Also, would it be wise to trade on margin, or is that just a plan for disaster? I happen to work part-time in an accounting firm, and I've noticed almost every one of our clients got burned by making dumb trades and compounding it by buying on margin (making 20 trades of $100 in one day, paying commission on each one, then losing money on the trade)

Thanks again for your help.

PS: I thought Freetrade required something like 2 years experience with discount brokers, and yeah, it probably wouldn't be a wise choice to use for a beginner.

03-18-2005, 08:57 PM

* The Millionaire Next Door by Thomas Stanley and William * Danko

[/ QUOTE ]

This book is basically about how to live a miserable life but manage to die with some money in the bank.

03-19-2005, 12:24 PM
what's wrong with mutual funds?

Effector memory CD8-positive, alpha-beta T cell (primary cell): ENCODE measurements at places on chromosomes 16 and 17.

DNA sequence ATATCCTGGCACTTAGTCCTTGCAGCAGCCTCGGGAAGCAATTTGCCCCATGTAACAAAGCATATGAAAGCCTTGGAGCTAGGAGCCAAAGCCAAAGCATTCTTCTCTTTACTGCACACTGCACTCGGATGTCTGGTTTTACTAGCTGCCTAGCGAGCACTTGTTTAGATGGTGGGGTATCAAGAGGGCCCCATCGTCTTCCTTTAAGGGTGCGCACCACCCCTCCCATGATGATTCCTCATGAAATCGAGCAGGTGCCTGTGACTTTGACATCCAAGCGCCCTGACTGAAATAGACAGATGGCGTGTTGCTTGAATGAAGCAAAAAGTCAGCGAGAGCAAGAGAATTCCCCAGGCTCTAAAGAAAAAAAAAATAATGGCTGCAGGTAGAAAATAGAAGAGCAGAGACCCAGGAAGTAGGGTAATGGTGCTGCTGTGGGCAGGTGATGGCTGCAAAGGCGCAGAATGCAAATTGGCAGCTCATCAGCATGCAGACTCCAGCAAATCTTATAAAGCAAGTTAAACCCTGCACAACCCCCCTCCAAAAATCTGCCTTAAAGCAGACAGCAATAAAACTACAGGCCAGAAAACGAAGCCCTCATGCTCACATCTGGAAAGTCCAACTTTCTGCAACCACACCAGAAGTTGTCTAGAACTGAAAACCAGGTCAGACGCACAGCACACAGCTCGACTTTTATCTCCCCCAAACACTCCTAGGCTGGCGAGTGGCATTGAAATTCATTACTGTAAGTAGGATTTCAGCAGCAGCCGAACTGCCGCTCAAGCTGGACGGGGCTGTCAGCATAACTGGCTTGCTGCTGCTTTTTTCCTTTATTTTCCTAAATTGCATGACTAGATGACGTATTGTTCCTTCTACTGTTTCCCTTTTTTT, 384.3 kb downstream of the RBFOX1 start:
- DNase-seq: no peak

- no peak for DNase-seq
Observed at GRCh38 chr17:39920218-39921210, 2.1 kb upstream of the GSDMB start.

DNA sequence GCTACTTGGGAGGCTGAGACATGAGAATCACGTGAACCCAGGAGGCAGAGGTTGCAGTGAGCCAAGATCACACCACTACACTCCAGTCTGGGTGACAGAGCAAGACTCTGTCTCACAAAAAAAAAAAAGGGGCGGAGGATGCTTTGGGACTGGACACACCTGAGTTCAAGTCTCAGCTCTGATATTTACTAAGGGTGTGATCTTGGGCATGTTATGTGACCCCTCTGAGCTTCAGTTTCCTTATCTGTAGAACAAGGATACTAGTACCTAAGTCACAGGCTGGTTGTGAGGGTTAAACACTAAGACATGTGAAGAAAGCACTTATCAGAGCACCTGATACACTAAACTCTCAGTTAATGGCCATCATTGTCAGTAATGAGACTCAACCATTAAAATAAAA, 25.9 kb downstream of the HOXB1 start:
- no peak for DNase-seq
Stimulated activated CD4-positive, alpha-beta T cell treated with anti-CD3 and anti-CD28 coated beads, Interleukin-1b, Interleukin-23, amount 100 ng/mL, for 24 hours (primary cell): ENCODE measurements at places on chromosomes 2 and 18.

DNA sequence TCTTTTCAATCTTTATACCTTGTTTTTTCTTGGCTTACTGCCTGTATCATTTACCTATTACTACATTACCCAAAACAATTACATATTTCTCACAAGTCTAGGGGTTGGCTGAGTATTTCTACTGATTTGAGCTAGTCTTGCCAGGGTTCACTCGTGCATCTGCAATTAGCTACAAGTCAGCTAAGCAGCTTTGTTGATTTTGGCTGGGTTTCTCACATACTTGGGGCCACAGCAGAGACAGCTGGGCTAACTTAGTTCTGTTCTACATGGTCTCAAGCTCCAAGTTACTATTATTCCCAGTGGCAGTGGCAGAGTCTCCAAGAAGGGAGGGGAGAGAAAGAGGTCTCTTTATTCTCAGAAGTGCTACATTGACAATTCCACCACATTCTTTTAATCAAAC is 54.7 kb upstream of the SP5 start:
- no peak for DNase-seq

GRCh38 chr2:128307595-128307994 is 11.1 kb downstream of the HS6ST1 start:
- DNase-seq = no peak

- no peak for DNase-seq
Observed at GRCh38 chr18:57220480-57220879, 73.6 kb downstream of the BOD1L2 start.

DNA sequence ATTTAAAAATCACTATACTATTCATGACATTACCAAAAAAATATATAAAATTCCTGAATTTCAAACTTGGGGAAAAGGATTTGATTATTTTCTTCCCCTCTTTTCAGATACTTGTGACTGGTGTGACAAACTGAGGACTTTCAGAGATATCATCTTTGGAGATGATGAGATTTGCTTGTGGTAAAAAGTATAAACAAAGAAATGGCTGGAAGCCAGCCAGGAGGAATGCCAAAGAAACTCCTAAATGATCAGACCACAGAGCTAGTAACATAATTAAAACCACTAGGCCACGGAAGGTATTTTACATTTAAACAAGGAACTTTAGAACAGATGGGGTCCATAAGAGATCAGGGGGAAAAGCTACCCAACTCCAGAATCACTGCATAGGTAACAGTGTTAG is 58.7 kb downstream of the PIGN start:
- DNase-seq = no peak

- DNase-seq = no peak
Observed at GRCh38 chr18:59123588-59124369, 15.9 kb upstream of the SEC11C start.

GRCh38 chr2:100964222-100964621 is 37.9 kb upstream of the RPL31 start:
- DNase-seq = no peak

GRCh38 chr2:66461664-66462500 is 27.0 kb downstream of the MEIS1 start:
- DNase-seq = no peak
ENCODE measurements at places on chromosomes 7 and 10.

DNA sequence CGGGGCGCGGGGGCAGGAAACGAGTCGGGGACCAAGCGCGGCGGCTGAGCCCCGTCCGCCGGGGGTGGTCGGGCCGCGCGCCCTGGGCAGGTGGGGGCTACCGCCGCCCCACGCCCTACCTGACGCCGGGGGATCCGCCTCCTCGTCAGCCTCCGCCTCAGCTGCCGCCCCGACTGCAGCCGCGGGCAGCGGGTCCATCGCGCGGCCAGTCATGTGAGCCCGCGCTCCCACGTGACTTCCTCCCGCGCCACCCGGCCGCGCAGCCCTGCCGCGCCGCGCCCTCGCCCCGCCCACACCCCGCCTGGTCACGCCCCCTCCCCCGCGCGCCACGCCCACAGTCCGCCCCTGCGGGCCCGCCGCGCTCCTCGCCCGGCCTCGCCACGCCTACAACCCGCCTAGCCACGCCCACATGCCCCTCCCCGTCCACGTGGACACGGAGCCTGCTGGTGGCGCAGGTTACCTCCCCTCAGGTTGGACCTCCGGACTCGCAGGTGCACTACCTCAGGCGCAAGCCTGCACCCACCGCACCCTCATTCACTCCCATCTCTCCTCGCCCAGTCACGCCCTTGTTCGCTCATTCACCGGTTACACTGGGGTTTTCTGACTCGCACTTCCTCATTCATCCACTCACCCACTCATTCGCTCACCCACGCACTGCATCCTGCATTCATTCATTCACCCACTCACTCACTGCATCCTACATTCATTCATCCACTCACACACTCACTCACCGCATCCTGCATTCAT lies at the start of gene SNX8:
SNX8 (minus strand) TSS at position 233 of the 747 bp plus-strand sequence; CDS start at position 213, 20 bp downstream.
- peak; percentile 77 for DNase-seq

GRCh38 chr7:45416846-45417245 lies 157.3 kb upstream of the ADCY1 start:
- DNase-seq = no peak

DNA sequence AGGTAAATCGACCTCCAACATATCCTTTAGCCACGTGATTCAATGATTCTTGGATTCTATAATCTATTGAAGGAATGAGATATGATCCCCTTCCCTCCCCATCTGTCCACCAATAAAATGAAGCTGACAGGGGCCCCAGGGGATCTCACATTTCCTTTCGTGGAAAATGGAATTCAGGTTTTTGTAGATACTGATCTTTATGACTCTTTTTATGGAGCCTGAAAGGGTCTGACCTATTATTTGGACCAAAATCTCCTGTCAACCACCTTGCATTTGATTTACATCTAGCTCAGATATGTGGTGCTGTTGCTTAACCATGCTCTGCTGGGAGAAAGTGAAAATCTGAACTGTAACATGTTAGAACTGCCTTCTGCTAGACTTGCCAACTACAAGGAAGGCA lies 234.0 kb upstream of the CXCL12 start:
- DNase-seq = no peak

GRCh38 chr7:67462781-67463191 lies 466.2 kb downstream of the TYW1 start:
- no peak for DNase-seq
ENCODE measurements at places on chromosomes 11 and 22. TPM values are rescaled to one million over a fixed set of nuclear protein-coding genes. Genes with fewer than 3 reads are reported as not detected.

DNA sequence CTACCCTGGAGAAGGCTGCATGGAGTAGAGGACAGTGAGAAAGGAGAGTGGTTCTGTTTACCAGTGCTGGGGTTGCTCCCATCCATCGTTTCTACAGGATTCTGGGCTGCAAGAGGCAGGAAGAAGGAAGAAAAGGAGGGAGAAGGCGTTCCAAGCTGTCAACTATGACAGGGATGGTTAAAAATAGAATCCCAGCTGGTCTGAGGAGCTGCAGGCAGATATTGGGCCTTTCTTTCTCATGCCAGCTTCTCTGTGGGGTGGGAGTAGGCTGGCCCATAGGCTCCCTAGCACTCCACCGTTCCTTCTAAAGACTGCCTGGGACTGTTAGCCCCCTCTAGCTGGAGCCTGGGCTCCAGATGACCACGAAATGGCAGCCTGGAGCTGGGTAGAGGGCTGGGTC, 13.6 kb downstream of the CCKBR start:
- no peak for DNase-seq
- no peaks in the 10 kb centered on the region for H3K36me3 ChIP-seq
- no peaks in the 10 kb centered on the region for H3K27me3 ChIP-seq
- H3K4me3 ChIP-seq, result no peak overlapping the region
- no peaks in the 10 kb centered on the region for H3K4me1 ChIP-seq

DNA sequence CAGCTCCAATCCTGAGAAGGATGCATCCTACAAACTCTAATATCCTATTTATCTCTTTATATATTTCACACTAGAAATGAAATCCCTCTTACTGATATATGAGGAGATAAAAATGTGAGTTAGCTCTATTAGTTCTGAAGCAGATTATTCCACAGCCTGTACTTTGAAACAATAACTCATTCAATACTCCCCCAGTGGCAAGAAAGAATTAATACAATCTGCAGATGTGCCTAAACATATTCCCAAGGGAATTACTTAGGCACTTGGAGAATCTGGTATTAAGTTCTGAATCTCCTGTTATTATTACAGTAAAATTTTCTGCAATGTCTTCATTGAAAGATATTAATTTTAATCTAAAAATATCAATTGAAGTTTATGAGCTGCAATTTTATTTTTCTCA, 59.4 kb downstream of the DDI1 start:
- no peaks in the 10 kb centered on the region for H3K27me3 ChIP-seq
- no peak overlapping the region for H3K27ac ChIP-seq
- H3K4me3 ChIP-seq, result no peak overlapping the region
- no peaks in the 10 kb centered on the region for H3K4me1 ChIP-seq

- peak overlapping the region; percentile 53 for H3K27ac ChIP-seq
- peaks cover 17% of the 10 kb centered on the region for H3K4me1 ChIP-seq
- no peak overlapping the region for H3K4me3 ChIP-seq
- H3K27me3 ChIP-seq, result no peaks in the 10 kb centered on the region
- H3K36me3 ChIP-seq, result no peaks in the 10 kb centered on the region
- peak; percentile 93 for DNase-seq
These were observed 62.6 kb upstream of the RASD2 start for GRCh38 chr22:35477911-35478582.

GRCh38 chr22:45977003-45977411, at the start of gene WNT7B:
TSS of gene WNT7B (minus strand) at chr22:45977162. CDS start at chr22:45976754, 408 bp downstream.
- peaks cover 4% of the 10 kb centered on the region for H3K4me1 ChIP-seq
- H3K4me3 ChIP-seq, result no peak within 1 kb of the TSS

The reason everybody and their uncle is investing in them is because they are built to appeal to the individual investor who likes to systematically invest small amounts (like you).

This is not a slam on you, but you'd be making one of the couple critical errors if you didn't use mutual funds...diversification.

Pick mutual funds based on your time horizon. Long term, go with stock funds, short term investors should go with more conservative funds like money markets or short term bond funds.

I'd personally recommend you build up a sizeable cash reserve before doing much long term investing. At 19, your life can take way too many turns and i can think of a thousand things you might need cash for in the next 2/3 years.

03-19-2005, 09:17 PM

* The Millionaire Next Door by Thomas Stanley and William * Danko

[/ QUOTE ]

This book is basically about how to live a miserable life but manage to die with some money in the bank.

[/ QUOTE ]

Not exactly. It just says the path to becoming wealthy is to spend less than you make, i.e. save. What proportions you do it in is a whole nother story.

I once worked for a really smart and talented guy. We had built a successful software co., and I was desperate to sell my piddling few shares. He was living on about $400k a year, and I told him if we sold out he could easily invest the proceeds and live the same lifestyle for the rest of his life. His response?